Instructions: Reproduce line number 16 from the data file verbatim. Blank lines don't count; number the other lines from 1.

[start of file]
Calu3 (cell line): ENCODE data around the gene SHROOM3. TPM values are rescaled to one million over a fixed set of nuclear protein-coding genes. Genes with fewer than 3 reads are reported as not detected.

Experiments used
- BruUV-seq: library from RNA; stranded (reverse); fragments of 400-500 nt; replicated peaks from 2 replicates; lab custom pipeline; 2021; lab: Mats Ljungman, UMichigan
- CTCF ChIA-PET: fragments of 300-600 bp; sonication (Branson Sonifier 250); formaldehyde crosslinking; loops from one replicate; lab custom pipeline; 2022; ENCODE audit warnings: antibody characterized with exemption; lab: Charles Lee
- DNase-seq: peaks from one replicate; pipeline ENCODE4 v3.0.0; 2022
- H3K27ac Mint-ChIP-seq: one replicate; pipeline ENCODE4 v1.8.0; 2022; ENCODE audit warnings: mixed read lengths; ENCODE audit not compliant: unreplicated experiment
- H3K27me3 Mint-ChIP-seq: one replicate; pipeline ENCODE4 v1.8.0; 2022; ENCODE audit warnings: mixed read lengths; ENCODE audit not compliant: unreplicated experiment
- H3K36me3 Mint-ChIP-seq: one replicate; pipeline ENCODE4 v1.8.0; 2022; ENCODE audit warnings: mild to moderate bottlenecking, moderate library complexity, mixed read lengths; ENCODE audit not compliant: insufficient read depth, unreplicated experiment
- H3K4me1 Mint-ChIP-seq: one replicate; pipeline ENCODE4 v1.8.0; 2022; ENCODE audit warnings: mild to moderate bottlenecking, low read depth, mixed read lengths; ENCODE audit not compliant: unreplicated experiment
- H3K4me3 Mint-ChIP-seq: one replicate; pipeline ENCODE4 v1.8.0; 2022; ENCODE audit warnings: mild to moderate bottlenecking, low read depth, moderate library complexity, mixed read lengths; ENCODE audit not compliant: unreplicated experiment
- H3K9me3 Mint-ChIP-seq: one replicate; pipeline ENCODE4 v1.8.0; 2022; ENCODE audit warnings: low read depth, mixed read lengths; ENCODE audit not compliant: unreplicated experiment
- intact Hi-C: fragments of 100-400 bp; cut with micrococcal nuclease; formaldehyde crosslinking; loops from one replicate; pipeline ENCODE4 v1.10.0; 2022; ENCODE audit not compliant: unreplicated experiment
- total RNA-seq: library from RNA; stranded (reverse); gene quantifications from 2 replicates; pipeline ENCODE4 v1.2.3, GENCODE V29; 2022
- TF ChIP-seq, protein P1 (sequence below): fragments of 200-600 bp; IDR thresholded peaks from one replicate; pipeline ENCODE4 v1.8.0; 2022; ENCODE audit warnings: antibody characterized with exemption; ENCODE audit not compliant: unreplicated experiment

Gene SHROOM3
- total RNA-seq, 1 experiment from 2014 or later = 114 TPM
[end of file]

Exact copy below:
- total RNA-seq, 1 experiment from 2014 or later = 114 TPM